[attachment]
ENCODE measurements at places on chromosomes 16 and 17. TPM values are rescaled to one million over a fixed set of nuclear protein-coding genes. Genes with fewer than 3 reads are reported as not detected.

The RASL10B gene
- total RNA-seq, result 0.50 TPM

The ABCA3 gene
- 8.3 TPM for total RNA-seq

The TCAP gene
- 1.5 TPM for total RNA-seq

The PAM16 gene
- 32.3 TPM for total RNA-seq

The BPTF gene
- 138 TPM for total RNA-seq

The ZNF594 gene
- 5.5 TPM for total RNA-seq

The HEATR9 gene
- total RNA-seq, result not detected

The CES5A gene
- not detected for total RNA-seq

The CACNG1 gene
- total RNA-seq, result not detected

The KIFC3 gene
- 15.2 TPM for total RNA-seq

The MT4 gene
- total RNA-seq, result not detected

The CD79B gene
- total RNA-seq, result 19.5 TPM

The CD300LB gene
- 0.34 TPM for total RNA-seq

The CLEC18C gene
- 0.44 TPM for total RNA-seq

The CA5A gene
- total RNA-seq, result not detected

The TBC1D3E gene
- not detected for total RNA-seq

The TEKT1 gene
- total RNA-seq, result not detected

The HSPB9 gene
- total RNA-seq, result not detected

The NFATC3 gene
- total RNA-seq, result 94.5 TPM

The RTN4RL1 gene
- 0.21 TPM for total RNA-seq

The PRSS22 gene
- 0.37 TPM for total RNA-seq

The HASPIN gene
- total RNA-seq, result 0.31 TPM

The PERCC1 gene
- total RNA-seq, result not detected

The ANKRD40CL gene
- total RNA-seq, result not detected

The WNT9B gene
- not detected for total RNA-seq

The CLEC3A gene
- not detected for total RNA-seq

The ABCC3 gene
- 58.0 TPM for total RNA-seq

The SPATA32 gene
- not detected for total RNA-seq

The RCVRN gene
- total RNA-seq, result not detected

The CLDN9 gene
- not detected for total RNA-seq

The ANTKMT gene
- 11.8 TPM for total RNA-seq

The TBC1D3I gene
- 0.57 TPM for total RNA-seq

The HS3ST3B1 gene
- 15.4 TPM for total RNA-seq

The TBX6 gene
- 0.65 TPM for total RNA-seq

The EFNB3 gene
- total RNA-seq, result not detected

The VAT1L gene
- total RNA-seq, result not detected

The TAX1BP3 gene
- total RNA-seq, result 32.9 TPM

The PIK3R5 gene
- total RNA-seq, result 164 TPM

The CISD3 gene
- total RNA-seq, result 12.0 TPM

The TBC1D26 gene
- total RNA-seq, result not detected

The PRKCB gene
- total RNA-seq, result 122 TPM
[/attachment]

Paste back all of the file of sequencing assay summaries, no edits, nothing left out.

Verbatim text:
ENCODE measurements at places on chromosomes 16 and 17. TPM values are rescaled to one million over a fixed set of nuclear protein-coding genes. Genes with fewer than 3 reads are reported as not detected.

The RASL10B gene
- total RNA-seq, result 0.50 TPM

The ABCA3 gene
- 8.3 TPM for total RNA-seq

The TCAP gene
- 1.5 TPM for total RNA-seq

The PAM16 gene
- 32.3 TPM for total RNA-seq

The BPTF gene
- 138 TPM for total RNA-seq

The ZNF594 gene
- 5.5 TPM for total RNA-seq

The HEATR9 gene
- total RNA-seq, result not detected

The CES5A gene
- not detected for total RNA-seq

The CACNG1 gene
- total RNA-seq, result not detected

The KIFC3 gene
- 15.2 TPM for total RNA-seq

The MT4 gene
- total RNA-seq, result not detected

The CD79B gene
- total RNA-seq, result 19.5 TPM

The CD300LB gene
- 0.34 TPM for total RNA-seq

The CLEC18C gene
- 0.44 TPM for total RNA-seq

The CA5A gene
- total RNA-seq, result not detected

The TBC1D3E gene
- not detected for total RNA-seq

The TEKT1 gene
- total RNA-seq, result not detected

The HSPB9 gene
- total RNA-seq, result not detected

The NFATC3 gene
- total RNA-seq, result 94.5 TPM

The RTN4RL1 gene
- 0.21 TPM for total RNA-seq

The PRSS22 gene
- 0.37 TPM for total RNA-seq

The HASPIN gene
- total RNA-seq, result 0.31 TPM

The PERCC1 gene
- total RNA-seq, result not detected

The ANKRD40CL gene
- total RNA-seq, result not detected

The WNT9B gene
- not detected for total RNA-seq

The CLEC3A gene
- not detected for total RNA-seq

The ABCC3 gene
- 58.0 TPM for total RNA-seq

The SPATA32 gene
- not detected for total RNA-seq

The RCVRN gene
- total RNA-seq, result not detected

The CLDN9 gene
- not detected for total RNA-seq

The ANTKMT gene
- 11.8 TPM for total RNA-seq

The TBC1D3I gene
- 0.57 TPM for total RNA-seq

The HS3ST3B1 gene
- 15.4 TPM for total RNA-seq

The TBX6 gene
- 0.65 TPM for total RNA-seq

The EFNB3 gene
- total RNA-seq, result not detected

The VAT1L gene
- total RNA-seq, result not detected

The TAX1BP3 gene
- total RNA-seq, result 32.9 TPM

The PIK3R5 gene
- total RNA-seq, result 164 TPM

The CISD3 gene
- total RNA-seq, result 12.0 TPM

The TBC1D26 gene
- total RNA-seq, result not detected

The PRKCB gene
- total RNA-seq, result 122 TPM